At NACHC CHI general session, conference attendees had the privilege of hearing from the great H. Jack Geiger, M.D.—one of the founders of the Community Health Center Movement. A spokesperson of unsurpassed eloquence for health, medicine and human rights, Dr. Geiger is the founder of Physicians for Human Rights—which received the Nobel Prize for Peace in 1998—and Physicians for Social Responsibility.
Dr. Geiger moved the audience with his comments about the South African origins of the Community Health Center Movement and its “impact not only on patients and families but in particular the impact on those people in the community that [health centers] recruit, train and make part of [the] team.”
Geiger illustrated such impact in recounting a story of a woman who grew up in the South African village where Geiger had spent some time working during his years as a medical student at community health center founded by anti-apartheid physicians. The woman—Nkosazana Zuma—fled South Africa because of apartheid but went on to become the first national minister of health under President Nelson Mandela. He asked her what pushed her to aspire beyond the disparities in her village and Zuma described how blacks and whites worked together at the health center toward a common goal. And there was something else important — there was a road out.
“We build a road out for people in need, people in poverty, people who because of poverty and racism and other barriers may have constrained and limited aspirations that we help to unlock by addressing their health needs,” explained Geiger.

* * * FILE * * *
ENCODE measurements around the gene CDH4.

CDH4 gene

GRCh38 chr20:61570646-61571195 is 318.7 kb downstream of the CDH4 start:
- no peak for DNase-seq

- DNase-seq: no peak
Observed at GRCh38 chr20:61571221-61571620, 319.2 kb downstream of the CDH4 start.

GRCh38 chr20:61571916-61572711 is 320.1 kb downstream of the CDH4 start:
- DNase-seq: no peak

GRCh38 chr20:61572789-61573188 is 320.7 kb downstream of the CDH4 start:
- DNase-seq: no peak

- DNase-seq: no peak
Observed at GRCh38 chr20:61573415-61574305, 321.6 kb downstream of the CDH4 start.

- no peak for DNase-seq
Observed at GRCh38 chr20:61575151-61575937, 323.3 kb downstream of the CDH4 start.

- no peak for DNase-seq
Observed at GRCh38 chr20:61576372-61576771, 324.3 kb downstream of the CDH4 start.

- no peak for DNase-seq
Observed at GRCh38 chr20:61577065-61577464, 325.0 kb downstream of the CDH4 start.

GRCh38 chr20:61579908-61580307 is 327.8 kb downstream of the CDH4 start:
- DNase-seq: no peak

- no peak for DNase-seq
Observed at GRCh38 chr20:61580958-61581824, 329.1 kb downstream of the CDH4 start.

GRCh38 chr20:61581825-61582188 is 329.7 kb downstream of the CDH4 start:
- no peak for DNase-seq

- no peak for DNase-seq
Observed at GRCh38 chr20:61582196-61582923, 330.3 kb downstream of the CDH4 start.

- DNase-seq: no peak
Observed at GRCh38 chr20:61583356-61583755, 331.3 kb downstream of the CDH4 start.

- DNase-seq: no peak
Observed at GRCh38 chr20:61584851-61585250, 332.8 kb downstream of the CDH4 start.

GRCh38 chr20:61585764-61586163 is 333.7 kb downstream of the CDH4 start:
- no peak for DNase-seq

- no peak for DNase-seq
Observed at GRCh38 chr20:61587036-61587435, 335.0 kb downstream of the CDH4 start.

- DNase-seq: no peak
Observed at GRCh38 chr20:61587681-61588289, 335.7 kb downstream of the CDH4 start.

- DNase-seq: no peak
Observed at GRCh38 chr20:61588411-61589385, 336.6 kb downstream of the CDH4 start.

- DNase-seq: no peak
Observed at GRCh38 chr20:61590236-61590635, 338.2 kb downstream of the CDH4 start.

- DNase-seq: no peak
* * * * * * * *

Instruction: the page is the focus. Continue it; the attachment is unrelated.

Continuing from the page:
Geiger’s inspiring speech was followed by comments from Howard K. Koh, MD, MPH, Health and Human Services Assistant Secretary for Health, who said “[Community Health Centers] aspire to inspire every day.” He also reflected on how health centers have affected the lives of millions.
“You know better than anybody that health is much more than an interaction in a provider’s office. Health starts where people live, labor, learn, play and pray. That’s what the social determinants of health is all about,” said Koh. “And [health centers] got that right from the beginning.”
Health centers embrace the whole patient. Through enabling services—services not traditionally found at private physicians—health centers help to address barriers to care outside health center walls. These include confronting poverty, homelessness, lack of food and insurance. Because of their approach to care, health centers lead and are the models for patient-centered medical homes (PCMH). In fact 29% of health centers have PCMH recognition.
Dr. Koh also commended health centers for providing hope to vulnerable populations and, in the spirit of the Anniversary of the March on Washington, repeated the words once spoken in speech by the late Dr. Martin Luther King, Jr.: “He who has health has hope and he who has hope has everything.”